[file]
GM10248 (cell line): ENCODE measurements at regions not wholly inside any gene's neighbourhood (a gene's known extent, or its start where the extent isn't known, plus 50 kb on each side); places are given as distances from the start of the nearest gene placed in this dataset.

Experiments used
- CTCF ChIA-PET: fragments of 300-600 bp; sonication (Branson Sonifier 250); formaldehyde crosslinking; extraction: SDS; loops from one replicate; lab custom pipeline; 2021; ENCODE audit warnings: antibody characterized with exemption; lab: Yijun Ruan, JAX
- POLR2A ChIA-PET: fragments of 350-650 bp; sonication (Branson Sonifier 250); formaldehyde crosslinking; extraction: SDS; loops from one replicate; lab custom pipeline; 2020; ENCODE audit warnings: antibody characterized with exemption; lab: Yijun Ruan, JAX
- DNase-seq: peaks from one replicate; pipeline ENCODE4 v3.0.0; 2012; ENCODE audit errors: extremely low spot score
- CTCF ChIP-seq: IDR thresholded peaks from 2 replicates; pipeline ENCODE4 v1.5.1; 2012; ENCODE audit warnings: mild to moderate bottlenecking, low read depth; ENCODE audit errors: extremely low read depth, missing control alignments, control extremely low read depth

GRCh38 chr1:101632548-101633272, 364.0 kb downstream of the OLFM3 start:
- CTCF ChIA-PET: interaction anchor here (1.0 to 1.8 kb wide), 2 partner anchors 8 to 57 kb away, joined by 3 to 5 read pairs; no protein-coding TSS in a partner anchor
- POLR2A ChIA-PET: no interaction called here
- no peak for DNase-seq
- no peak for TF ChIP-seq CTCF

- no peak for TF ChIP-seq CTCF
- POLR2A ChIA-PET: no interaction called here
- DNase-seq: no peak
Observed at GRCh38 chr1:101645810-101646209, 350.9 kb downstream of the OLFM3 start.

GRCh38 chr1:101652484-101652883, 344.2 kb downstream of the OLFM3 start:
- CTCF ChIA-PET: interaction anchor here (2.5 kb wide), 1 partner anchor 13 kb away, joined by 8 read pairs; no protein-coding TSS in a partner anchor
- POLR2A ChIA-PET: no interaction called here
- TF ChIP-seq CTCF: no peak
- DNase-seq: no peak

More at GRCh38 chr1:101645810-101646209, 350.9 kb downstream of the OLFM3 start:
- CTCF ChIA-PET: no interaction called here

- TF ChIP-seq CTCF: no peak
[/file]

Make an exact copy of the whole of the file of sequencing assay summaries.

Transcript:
GM10248 (cell line): ENCODE measurements at regions not wholly inside any gene's neighbourhood (a gene's known extent, or its start where the extent isn't known, plus 50 kb on each side); places are given as distances from the start of the nearest gene placed in this dataset.

Experiments used
- CTCF ChIA-PET: fragments of 300-600 bp; sonication (Branson Sonifier 250); formaldehyde crosslinking; extraction: SDS; loops from one replicate; lab custom pipeline; 2021; ENCODE audit warnings: antibody characterized with exemption; lab: Yijun Ruan, JAX
- POLR2A ChIA-PET: fragments of 350-650 bp; sonication (Branson Sonifier 250); formaldehyde crosslinking; extraction: SDS; loops from one replicate; lab custom pipeline; 2020; ENCODE audit warnings: antibody characterized with exemption; lab: Yijun Ruan, JAX
- DNase-seq: peaks from one replicate; pipeline ENCODE4 v3.0.0; 2012; ENCODE audit errors: extremely low spot score
- CTCF ChIP-seq: IDR thresholded peaks from 2 replicates; pipeline ENCODE4 v1.5.1; 2012; ENCODE audit warnings: mild to moderate bottlenecking, low read depth; ENCODE audit errors: extremely low read depth, missing control alignments, control extremely low read depth

GRCh38 chr1:101632548-101633272, 364.0 kb downstream of the OLFM3 start:
- CTCF ChIA-PET: interaction anchor here (1.0 to 1.8 kb wide), 2 partner anchors 8 to 57 kb away, joined by 3 to 5 read pairs; no protein-coding TSS in a partner anchor
- POLR2A ChIA-PET: no interaction called here
- no peak for DNase-seq
- no peak for TF ChIP-seq CTCF

- no peak for TF ChIP-seq CTCF
- POLR2A ChIA-PET: no interaction called here
- DNase-seq: no peak
Observed at GRCh38 chr1:101645810-101646209, 350.9 kb downstream of the OLFM3 start.

GRCh38 chr1:101652484-101652883, 344.2 kb downstream of the OLFM3 start:
- CTCF ChIA-PET: interaction anchor here (2.5 kb wide), 1 partner anchor 13 kb away, joined by 8 read pairs; no protein-coding TSS in a partner anchor
- POLR2A ChIA-PET: no interaction called here
- TF ChIP-seq CTCF: no peak
- DNase-seq: no peak

More at GRCh38 chr1:101645810-101646209, 350.9 kb downstream of the OLFM3 start:
- CTCF ChIA-PET: no interaction called here

- TF ChIP-seq CTCF: no peak